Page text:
Julian Merryweather ‘opened’ and he managed not to give up a home run. But he wasn’t good, 2 hits, 2 walks, 2 earned. I hoped he could go two innings but no such luck.

Chase Anderson followed and threw a very good second inning. Then he gave up 5 home runs in the third, while getting just 2 outs. He gave up three consecutive home runs on three pitches.

It did remind me of a joke from my youth. What goes whoosh, crack, whoosh, crack, whoosh, crack. A pitcher going down to the minors.

Wilmer Font finished out the third inning and got through the fourth without allowing a run. Our pitching MVP of the series.

T.J. Zeuch pitched 3 innings, giving up just 1 run on, you guessed it, another homer. He allowed 3 hits, 3 walks with 3 strikeouts.

On offense, it was the Lourdes Gurriel show, with 4 hits, 2 homers, a double and a single. Danny Jansen had 3 singles.

We had a rally in the ninth, giving us a few moments of fun. . With one out:

Aroldis Chapman came in:

  • Bo Bichette singled home 2. 10-7, bringing the tying run to the plate.
  • Randal Grichuk struck out.
  • Teoscar Hernandez struck out to end the game. Hernandez was 0 for 5 with 4 strikeouts in his first game back. It will take couple of games to get his timing back

Jay of the Day: Lourdes (.124 WPA).

Suckage: Anderson (-.319) and Merryweather (-.140), Grichuk (-.111, 1 for 5) and Teoscar (-.093)

Matt Shoemaker can’t come back quick enough.

Tomorrow is a double-header, in Philadelphia. first game is 4:00 Eastern.

We had 753 comments in the GameThread. 13yearoldbaseballfanatic led us to defeat.

The series had me thinking of this song, the chorus is ‘Burn this cabin down’. I’m thinking we should do that to Yankees Stadium, burn it to the ground.

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Blue Jays lose big again – Bluebird Banter



Blue Jays 2 Yankees 13

We held them to a couple of touchdowns today. Progress of sorts.

Yankees hit 7 home runs. 4 off of starter Tanner Roark. The first, a solo homer in the first inning, was a Yankees Stadium special, one that would only be a home run with the short porch in the Bronx. But the other ones were crushed.

Roark went 4 innings, allowed 6 hits, 6 earned, 2 walks and 4 strikeouts.

Jacob Waguespack pitched the next 2 innings, giving up 5 hits, 5 earned, 1 walk with 2 home runs.

Hector Perez got into his first MLB game. He pitched 1.2 innings with 3 hits, 2 earned, 3 walks, 1 k with 1 home run.

Anthony Bass got the last out.

Someone named Kyle Higashioka (the Yankees backup catcher) hit 3 home runs.

Offensively, we only had 5 hits. We didn’t get our first hit until the sixth inning, when Jonathan Villar led off with a double. He would score our first run on a wild pitch. Joe Panik homered in the ninth, to get our second run.

Villar, Grichuk, Vlad, Panik and Espinal had our hits.

Can’t blame the defense today.

No Jays of the Day today. Danny Jansen had the high mark at .007 WPA for his 0 for 2 and a walk.

Suckage: Roark (-.246).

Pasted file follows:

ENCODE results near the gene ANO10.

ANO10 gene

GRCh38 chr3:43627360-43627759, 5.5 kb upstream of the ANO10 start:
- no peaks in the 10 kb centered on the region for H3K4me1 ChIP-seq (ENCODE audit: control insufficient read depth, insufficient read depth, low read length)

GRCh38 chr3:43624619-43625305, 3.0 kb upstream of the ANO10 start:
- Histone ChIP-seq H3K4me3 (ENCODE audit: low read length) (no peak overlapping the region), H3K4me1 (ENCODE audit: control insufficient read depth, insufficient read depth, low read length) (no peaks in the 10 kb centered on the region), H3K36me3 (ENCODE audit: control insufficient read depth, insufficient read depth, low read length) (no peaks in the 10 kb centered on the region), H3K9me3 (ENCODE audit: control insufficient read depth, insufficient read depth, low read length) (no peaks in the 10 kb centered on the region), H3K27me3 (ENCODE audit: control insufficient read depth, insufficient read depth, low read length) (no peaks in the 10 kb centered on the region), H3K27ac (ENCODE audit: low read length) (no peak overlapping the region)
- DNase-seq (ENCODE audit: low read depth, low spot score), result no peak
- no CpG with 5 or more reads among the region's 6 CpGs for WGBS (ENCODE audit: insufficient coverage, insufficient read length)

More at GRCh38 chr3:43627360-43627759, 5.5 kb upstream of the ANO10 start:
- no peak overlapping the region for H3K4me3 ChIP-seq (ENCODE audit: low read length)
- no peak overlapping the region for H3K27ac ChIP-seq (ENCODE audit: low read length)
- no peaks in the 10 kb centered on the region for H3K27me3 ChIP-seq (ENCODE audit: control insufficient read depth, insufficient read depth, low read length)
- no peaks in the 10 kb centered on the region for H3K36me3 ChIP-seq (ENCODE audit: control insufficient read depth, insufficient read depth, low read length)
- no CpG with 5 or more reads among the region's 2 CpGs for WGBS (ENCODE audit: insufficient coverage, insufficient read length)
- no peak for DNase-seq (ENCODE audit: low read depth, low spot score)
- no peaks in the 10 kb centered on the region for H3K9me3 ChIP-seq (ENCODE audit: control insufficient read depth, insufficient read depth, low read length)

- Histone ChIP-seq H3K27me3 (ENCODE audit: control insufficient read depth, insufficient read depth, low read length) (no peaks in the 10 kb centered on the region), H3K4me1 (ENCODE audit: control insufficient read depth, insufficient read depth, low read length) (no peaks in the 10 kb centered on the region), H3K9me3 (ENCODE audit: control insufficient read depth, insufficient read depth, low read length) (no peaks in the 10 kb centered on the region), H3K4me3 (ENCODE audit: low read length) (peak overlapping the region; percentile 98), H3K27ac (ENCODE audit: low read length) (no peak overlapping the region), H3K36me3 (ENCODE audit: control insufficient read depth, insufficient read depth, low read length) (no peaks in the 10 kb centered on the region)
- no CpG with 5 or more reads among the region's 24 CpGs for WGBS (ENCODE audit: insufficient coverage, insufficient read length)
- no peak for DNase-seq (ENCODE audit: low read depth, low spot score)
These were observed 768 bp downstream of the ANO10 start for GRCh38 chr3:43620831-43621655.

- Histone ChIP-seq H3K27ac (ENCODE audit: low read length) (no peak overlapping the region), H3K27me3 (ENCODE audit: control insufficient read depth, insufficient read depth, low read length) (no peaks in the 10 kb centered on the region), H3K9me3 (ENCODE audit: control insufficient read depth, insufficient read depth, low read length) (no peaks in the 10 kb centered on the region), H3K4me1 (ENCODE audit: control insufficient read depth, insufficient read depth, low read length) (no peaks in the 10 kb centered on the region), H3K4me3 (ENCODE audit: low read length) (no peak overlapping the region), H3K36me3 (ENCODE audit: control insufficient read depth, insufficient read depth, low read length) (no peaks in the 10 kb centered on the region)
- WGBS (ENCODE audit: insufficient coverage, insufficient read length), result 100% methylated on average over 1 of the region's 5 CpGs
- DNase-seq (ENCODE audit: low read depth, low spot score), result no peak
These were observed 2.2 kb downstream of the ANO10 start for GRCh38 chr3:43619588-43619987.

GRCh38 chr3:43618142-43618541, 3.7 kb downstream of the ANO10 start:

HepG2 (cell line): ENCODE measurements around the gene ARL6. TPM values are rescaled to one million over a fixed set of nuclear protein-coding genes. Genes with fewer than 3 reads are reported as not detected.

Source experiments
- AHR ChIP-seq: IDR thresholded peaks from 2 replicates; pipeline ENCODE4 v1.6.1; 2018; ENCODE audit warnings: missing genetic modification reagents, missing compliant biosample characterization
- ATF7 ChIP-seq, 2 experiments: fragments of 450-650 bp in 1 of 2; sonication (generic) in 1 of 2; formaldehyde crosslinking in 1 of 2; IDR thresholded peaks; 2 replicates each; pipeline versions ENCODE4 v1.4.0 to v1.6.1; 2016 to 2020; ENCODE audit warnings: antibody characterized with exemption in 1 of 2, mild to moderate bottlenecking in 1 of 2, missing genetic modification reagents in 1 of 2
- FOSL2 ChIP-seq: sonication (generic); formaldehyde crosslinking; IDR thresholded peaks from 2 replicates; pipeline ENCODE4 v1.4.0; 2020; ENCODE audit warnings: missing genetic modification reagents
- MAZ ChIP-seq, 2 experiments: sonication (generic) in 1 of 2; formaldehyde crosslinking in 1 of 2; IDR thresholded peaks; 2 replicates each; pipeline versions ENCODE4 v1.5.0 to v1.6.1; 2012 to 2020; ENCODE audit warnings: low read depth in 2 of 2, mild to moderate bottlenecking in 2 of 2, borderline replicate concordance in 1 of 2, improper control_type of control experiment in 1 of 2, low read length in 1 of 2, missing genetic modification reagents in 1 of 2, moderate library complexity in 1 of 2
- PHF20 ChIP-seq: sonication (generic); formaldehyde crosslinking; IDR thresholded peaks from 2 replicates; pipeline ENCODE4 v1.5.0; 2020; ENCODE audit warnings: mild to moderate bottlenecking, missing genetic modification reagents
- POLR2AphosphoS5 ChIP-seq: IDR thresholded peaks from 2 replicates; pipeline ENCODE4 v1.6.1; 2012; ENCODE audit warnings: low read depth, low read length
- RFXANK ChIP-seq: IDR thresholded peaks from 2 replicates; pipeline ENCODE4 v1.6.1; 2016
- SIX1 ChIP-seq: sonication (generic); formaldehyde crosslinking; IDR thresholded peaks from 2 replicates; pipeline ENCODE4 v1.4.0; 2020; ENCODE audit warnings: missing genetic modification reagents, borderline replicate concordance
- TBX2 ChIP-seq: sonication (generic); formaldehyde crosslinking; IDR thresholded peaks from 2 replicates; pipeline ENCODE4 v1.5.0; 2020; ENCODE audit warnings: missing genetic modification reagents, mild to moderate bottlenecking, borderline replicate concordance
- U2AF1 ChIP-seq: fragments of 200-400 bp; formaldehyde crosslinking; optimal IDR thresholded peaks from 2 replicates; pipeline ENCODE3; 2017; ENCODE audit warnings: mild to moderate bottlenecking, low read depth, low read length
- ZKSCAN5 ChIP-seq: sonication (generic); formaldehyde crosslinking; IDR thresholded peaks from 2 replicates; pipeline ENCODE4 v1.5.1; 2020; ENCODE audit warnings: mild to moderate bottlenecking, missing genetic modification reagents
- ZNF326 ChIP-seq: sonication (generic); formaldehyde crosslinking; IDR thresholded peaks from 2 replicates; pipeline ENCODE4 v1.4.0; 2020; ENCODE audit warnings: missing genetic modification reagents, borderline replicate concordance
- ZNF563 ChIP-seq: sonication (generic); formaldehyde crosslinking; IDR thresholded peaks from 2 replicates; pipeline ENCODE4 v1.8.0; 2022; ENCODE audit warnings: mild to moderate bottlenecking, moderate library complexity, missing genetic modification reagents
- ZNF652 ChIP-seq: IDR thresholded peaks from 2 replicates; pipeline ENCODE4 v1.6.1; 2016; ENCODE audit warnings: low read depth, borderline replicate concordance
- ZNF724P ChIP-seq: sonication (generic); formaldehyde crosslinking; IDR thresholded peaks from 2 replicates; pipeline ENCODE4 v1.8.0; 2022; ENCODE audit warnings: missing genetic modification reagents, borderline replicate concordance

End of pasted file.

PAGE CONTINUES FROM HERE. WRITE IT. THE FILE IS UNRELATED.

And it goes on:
It’s possible that the Jays will send out Wags before tomorrow’s game, if they decide they need someone who can give them a few innings.

We had 643 comments in the GameThread. FlipDown Shades led us to crushing defeat.

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Blue Jays: Tanner Roark does not belong on postseason roster – Jays Journal



If the Toronto Blue Jays earn a postseason berth, it may go without saying that pitcher Tanner Roark does not belong on the postseason roster.

Tanner Roark once again got torched by the opposition last night as the Blue Jays lost their second contest in a row to the New York Yankees. The 33-year old hurler gave up six runs including four gopher balls over four innings of work.

Roark now sports an inflated 6.41 earned run average allowing 28 earned runs on the season and has not pitched past the fifth inning in any of his nine starts. The veteran pitcher has also surrendered an American League-leading 14 home runs in his first season with the Blue Jays.

The right-hander was very outspoken to the media following his previous start when Manager Charlie Montoyo lifted him after just 67 pitches. However, Roark brought much of the same last night and definitely did not adhere to the old “Put up or Shut-up” adage.

Toronto’s magic number for the postseason now sits at eight games and regardless of their last two efforts, they should still earn a berth in the playoffs. The Blue Jays brain trust will then have to decide if Roark is worthy of a roster spot.

The team will hopefully have Matt Shoemaker back before the conclusion of the season so they could employ a rotation of Shoemaker, Hyun Jin Ryu, Taijuan Walker, and Robbie Ray. That would not only leave Roark but Chase Anderson on the outside looking in.

The Jays inked Roark to a two-year pact this past offseason that will see him earn $12 million again next season. Anderson could hit free agency if the Jays decide not to pick up his $9.5 million dollar team option.

Regardless of the contractual obligations, Roark has done nothing to prove he belongs on the postseason roster and will in all likelihood not pitch once the season concludes at the end of September.

Next: Blue Jays: Fisher should never step foot in the outfield again

Talk is cheap, actions speak louder than words, Tanner.